Bike trail proposed From Hwy 90 to Georgia Line

Lazaro Aleman, ECB Publishing, Inc.

Jefferson County Commission Chairwoman Betsy Barfield is extremely excited about what she views as a rare and unique opportunity for the community.
Barfield, a biking enthusiast, told her colleagues on Thursday evening, Dec. 20, about an idea for an extended scenic bike trail through the northern part of Jefferson County. She said the idea arose from the last Dirty Pecan, an annual event that draws hundreds of bicyclists here for rides of up to 150 miles around the county's rural roads.
Barfield revealed that she had been in talks with Duke Energy for the last year, trying to convince the electric company to make available the old railroad bed easement that it owns on the east side of Monticello and that runs from the Georgia border to US 90 and points south. Duke Energy, however, had been resistant to the idea, she said.
But, said Barfield, just the previous week, following a relentless campaign and calls by many people, the electric company had relented and “the last piece fell into place.”
The plan, she said, was to convert the railroad bed into a bicycle and walking trail, complete with rest stations and other amenities.
Barfield described the desired railroad easement in four segments, beginning at US 90 West, adjacent New Monticello Road, and running north to the Georgia border. She said the railroad bed was high and dry and already ridable in many places, with some of the sections requiring little work and others much more to make them ready.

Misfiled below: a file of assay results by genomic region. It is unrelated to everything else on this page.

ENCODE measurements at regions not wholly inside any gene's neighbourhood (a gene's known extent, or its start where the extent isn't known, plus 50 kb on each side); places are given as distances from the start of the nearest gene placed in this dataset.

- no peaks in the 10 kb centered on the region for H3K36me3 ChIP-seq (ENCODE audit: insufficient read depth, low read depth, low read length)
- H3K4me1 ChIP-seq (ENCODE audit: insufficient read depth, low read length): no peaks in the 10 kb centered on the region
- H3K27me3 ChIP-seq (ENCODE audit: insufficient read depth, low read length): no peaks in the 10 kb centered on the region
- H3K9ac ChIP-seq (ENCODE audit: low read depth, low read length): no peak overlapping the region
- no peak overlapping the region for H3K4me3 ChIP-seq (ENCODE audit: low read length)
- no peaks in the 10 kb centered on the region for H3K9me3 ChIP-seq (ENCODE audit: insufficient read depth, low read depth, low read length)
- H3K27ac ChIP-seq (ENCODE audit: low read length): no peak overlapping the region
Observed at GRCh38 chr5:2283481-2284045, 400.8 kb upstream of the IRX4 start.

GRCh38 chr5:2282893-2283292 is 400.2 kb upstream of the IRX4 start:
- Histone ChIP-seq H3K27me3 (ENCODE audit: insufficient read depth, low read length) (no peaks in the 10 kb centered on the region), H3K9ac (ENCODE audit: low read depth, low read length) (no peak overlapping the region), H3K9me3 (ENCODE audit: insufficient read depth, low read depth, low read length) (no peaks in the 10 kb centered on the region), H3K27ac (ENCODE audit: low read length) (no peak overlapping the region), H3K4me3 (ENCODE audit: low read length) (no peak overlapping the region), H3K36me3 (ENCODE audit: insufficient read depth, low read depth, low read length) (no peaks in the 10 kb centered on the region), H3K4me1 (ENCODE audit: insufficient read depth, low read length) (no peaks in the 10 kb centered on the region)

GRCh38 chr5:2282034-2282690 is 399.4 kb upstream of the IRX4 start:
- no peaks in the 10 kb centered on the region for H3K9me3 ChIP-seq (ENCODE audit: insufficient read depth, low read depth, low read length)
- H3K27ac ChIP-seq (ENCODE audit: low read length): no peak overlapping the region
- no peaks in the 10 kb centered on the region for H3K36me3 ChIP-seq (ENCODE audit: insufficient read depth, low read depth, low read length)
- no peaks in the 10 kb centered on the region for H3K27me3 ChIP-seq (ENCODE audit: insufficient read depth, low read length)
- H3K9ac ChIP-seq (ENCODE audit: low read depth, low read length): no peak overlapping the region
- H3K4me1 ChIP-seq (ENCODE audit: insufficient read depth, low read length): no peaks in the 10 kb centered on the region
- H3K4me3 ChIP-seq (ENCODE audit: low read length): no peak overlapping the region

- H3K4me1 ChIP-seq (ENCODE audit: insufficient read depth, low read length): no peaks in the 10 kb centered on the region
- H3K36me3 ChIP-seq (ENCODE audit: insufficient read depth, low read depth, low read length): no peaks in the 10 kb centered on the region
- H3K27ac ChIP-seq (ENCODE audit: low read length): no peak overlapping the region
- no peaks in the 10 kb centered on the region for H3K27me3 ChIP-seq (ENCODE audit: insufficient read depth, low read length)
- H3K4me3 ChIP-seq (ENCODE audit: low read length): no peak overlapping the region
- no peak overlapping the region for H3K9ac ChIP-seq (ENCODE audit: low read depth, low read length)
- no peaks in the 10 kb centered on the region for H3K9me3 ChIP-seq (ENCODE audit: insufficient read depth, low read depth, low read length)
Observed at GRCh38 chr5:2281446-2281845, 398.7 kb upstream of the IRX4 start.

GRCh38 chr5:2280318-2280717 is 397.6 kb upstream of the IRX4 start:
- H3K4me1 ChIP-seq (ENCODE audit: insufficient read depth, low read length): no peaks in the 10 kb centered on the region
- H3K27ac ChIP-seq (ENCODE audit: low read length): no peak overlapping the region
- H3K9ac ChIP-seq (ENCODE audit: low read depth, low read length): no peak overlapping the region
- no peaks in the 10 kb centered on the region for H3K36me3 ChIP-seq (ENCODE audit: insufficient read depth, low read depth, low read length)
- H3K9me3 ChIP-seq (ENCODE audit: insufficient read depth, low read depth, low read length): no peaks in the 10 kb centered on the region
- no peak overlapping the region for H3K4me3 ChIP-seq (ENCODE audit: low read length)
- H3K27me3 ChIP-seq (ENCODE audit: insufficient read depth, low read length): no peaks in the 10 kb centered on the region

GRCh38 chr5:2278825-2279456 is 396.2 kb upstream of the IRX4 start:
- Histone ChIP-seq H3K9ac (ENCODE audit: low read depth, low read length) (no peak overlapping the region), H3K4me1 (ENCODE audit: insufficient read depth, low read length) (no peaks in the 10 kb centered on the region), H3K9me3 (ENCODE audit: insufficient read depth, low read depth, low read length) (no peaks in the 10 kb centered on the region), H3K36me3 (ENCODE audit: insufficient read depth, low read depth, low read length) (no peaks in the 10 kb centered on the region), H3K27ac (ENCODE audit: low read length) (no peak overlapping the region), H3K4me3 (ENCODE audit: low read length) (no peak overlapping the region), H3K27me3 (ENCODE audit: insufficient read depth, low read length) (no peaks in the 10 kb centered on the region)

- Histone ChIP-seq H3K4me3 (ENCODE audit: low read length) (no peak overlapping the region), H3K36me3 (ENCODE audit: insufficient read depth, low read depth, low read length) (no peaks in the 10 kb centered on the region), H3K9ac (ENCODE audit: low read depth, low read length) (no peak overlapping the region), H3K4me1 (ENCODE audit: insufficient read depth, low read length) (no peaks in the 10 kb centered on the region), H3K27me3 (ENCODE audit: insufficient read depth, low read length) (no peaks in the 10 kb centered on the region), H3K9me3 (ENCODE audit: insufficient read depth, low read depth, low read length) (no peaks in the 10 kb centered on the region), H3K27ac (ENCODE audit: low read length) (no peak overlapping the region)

For example, she said segment 2 had downed trees that would have be cleared; segment 3 was almost good to go; and segment 4 would require the most intensive labor to bring it up to par.
“This trail is very doable,” Barfield said. “Right now you can walk two sections of it or ride it straight through.”
She said she had an enthusiastic group of volunteers who were willing to put sweat equity into the project. As for cost to the county, she said she saw an expenditure of $20,000 or so the first year, and another $20,000 the second year.
“What I like to do is put this on the Jan. 3 agenda for discussion and consideration,” Barfield said, adding that she would have a group make a more detailed presentation at the meeting.
Barfield said that besides the work of clearing and cleaning the right-of-way of debris, other of the work entailed striping, hardening several of the trestles and putting up the appropriate signage.
“I'm super excited about this project,” Barfield said. “It's rare that Duke Energy will let loose a property like this.”
No matter that the county's use of the easement would likely be limited to a specified period of 20 or 30 years, Barfield said. She believe that the project was worth pursuing, she said.
“This would be an amazing asset to the county,” Barfield said. “Bicyclists could go up US 19, turn at the Texas Hill/Lake Road Cutoff, then go west on West Lake Road and access the trailhead there.”